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Four Strategies to Delay Child Marriage

August 14, 2015

Yesterday I went to a fascinating discussion at the Population Council on child marriage in sub-saharan Africa. Specifically, we heard about the effectiveness of four strategies to delay the age at marriage among girls aged 12–17 in parts of Ethiopia, Tanzania, and Burkina Faso in regions with a high prevalence of child marriage (around 12-18%). The strategies were:

  1. holding community conversations about the benefits of delayed marriage,
  2. helping pay for school supplies to keep girls in school,
  3. giving families with girls aged 12-17 a goat or two chickens in exchange for an agreement that they keep her unmarried for two years, and
  4. doing all of the above.

They also had control areas where they did nothing except poll the girls at the beginning and end to see what percentage of them overall were married, had sexual experience, and had been pregnant. There were typically about 2500 girls in each of the three areas.

They also split the girls further, into two age ranges: 12-14, and 15-17. There are, sadly, many girls in that younger group getting married, sometimes without even knowing in advance that they were to marry, and not knowing or even meeting their husband in advance of their marriage day.

The researchers kept track of effectiveness as well as cost for each of the strategies, both per vulnerable girl and per “avoided child marriage”. A few comments:

  • A local economic condition in one region – I think it was Tanzania – namely a situation where all the local coffee farmers were swindled out of their pay, resulted in worsening poverty and dramatically increased child marriage in that region.
  • While giving a family a goat or two chickens might sound like a bizarre incentive to avoid marrying their daughter, it is common in Burkina Faso (but not in Ethiopia) to offer dowries in the form of livestock.
  • In fact, the reasoning is often desperate and economic: I need these cows, I will give up my daughter for them.
  • In Ethiopia, if I remember correctly, it’s a social bonding issue, where you are bound to marry your daughter to a neighbor’s son out of a sense of neighborliness. It’s also hard to refuse these requests.
  • There’s also fear that parents have that their daughter might become pregnant before they are married, so they marry her off before that can happen.
  • They also worry about their girls becoming “old maids” if they’re not married by 18.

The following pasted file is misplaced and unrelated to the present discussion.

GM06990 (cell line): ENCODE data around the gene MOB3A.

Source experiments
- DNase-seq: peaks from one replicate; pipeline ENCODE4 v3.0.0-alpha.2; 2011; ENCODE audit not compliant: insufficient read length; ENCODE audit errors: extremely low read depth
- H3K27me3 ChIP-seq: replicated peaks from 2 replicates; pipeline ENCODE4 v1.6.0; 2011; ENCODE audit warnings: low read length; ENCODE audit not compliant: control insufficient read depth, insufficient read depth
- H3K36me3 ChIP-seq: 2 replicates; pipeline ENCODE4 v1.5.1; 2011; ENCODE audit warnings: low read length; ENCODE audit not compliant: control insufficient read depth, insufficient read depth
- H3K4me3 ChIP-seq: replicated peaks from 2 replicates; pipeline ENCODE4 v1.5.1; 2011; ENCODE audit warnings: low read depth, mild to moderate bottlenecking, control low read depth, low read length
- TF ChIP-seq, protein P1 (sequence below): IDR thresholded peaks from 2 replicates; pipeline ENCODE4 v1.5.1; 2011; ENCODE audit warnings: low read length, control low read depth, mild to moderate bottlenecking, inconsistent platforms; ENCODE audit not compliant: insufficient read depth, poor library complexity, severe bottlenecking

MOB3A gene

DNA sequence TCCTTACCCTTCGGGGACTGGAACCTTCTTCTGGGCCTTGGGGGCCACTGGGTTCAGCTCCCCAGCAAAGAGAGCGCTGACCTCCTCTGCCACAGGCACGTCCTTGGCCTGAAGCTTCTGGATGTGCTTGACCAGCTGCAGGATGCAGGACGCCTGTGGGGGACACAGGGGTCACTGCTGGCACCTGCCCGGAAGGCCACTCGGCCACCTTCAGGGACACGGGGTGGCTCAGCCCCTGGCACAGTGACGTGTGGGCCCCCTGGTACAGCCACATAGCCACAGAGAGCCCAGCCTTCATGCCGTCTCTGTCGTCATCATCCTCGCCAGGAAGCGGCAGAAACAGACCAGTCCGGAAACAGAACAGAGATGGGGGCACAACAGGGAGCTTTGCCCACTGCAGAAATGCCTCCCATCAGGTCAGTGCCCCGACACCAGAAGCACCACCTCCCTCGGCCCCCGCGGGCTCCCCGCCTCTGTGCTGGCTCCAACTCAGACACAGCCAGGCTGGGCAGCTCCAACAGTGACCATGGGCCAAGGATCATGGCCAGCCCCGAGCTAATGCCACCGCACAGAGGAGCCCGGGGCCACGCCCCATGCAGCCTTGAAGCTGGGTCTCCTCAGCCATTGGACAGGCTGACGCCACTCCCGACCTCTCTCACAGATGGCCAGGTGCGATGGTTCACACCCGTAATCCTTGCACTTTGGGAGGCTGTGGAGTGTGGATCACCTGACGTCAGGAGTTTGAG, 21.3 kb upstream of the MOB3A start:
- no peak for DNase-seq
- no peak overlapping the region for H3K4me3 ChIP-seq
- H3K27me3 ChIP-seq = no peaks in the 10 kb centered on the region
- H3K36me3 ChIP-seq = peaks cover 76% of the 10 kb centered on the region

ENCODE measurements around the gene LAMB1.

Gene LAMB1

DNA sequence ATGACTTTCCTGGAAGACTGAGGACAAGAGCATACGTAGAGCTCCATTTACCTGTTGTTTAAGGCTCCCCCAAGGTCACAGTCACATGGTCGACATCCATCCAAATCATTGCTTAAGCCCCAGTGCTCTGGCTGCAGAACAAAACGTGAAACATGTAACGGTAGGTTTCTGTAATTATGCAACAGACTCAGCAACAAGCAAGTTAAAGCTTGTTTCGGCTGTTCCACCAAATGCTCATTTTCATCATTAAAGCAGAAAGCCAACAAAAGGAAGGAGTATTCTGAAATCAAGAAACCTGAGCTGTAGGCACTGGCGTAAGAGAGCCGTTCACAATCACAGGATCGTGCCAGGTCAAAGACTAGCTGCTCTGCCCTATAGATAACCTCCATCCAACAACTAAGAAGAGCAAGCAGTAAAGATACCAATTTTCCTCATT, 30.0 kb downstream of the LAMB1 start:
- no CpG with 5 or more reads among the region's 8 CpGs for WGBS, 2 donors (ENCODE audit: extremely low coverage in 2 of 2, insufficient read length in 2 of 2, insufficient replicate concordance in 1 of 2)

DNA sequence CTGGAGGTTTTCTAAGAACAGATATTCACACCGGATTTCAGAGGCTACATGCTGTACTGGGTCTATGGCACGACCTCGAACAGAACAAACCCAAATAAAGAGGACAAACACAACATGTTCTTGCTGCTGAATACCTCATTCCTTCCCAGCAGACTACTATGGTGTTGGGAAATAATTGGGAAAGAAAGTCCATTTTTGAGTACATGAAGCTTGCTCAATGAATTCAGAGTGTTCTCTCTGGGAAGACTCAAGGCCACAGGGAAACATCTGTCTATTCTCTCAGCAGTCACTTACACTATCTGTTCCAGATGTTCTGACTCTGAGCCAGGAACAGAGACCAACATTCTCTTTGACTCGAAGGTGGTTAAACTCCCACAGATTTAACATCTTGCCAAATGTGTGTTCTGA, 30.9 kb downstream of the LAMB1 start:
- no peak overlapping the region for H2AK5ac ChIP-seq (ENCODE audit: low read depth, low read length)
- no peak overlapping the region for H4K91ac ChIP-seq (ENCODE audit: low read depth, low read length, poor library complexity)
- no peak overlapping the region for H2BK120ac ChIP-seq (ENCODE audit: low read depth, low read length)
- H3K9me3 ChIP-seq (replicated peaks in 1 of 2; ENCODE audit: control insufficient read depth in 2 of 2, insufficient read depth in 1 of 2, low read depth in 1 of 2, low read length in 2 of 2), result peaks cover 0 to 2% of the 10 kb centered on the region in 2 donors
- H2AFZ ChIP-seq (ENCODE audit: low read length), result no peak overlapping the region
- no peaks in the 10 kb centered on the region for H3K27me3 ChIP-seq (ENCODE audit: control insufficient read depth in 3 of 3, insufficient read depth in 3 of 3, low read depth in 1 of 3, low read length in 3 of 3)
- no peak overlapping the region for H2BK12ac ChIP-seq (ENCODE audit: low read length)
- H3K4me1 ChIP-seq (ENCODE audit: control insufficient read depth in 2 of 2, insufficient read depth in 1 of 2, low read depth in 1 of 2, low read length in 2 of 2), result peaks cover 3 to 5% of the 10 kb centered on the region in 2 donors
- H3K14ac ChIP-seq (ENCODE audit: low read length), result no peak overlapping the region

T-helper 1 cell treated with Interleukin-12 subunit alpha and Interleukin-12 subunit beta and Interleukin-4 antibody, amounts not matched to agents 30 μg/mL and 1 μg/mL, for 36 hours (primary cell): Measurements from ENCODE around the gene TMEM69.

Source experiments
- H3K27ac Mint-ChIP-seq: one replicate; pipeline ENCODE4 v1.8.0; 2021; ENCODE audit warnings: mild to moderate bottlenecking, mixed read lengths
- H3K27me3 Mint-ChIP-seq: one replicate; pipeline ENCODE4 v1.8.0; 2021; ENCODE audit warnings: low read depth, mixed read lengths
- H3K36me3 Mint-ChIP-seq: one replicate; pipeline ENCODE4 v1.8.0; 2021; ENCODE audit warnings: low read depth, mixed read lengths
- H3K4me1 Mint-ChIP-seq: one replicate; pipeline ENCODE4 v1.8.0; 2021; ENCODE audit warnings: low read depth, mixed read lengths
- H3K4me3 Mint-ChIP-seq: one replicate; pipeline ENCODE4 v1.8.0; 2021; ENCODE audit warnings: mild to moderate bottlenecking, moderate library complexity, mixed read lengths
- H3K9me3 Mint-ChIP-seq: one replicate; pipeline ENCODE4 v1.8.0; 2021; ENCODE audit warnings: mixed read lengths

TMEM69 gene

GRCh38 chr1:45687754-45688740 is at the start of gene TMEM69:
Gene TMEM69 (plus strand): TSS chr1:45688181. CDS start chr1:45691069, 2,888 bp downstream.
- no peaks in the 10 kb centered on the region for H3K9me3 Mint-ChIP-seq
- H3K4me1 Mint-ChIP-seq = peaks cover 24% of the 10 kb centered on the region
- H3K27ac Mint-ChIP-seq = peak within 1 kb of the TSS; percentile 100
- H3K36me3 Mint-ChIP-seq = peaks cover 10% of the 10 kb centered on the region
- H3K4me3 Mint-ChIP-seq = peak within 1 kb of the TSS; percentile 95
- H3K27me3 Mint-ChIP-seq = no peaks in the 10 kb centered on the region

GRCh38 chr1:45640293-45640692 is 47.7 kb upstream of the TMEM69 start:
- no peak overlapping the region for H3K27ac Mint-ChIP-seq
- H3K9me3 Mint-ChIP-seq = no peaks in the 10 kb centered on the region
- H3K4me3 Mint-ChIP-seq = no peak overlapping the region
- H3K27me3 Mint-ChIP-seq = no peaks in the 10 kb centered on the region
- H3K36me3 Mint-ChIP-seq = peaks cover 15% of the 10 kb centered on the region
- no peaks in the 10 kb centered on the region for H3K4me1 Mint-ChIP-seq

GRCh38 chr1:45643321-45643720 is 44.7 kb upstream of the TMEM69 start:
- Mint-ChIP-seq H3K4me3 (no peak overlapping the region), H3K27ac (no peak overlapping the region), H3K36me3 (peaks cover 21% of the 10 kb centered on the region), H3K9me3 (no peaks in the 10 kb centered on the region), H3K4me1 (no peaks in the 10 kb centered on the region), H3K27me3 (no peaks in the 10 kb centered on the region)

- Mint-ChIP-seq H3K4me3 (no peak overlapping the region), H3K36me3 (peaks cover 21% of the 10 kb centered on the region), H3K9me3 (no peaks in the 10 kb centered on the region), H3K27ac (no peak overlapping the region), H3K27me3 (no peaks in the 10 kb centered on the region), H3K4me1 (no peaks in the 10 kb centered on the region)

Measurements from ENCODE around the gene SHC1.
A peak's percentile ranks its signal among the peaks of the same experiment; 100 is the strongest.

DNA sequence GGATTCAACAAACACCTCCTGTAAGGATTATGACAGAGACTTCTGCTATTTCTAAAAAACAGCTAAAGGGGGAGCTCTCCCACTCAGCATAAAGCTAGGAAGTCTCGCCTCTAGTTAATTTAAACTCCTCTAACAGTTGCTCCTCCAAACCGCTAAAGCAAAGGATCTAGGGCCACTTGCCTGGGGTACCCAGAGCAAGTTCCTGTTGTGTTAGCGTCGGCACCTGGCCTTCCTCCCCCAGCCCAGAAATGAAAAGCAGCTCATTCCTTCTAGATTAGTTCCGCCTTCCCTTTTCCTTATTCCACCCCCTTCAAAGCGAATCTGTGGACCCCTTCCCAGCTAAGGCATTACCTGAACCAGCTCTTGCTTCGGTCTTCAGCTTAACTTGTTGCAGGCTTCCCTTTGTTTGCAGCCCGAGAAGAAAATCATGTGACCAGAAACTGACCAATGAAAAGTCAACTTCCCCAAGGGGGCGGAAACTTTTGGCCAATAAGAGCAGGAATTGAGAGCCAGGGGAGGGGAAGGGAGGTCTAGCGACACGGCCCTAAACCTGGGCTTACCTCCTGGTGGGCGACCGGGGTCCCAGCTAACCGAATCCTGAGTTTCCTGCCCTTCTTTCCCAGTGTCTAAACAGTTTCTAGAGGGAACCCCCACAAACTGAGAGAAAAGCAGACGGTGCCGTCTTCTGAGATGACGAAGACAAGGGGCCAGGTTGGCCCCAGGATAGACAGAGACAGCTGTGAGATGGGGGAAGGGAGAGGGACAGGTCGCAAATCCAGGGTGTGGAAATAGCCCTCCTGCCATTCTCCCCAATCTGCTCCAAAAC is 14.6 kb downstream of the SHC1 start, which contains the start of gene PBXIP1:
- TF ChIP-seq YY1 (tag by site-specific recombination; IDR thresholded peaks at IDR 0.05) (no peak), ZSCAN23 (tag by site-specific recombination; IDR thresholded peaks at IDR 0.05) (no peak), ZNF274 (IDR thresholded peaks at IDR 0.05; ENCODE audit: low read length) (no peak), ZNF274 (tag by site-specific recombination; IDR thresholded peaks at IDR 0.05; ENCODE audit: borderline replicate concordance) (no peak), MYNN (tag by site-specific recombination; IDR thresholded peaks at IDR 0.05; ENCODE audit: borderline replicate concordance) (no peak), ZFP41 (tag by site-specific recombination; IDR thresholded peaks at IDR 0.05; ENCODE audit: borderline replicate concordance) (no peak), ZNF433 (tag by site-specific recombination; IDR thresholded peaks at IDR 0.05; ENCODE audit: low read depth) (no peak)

• Different strategies to delay marriage seemed to work for the younger girls than for the older girls.
  • Often the young girls who are going to be married young are also not going to school, so it makes little sense to focus efforts only on girls in school.
  • As the closing speaker pointed out, these girls’ sexuality has been utterly commoditized for the marriage market, and their autonomy is basically nonexistent. In that sense, even delaying marriage from 12 until they are 16 makes a real difference in their negotiating power.
  • Not to mention that, the younger they are married and start having babies, the more likely they are to live in poverty for another generation.

It’s refreshing to see scientific experimental design and data collection being used for such a good cause! I was really impressed by their approach and intelligence over at the Population Council, and I just subscribed to be notified of their future events and research announcements here.

Categories: Uncategorized
  1. August 14, 2015 at 9:59 am

    “While giving a family a goat or two chickens might sound like a bizarre incentive to avoid marrying their daughter, it is common in Burkina Faso (but not in Ethiopia) to offer dowries in the form of livestock.
    In fact, the reasoning is often desperate and economic: I need these cows, I will give up my daughter for them.”

    Dowry is what the bride’s family pays. (In a way this is empowering: the dowry belongs to the bride, she has some control over it, etc.). You seem to be referring to bride price, what the groom or his family pay.
    If the difference was not made clear in the presentation, I despair.

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  2. August 16, 2015 at 11:57 pm

    As the father to a 9 year old little girl, the idea of their being entire societies that practice such things as mentioned in this post horrifies me. I can barely watch the movie Taken now without leaving the room. The idea that I could be living in a country where I am expected to marry off my baby in such away is unthinkable.

    JamesNT

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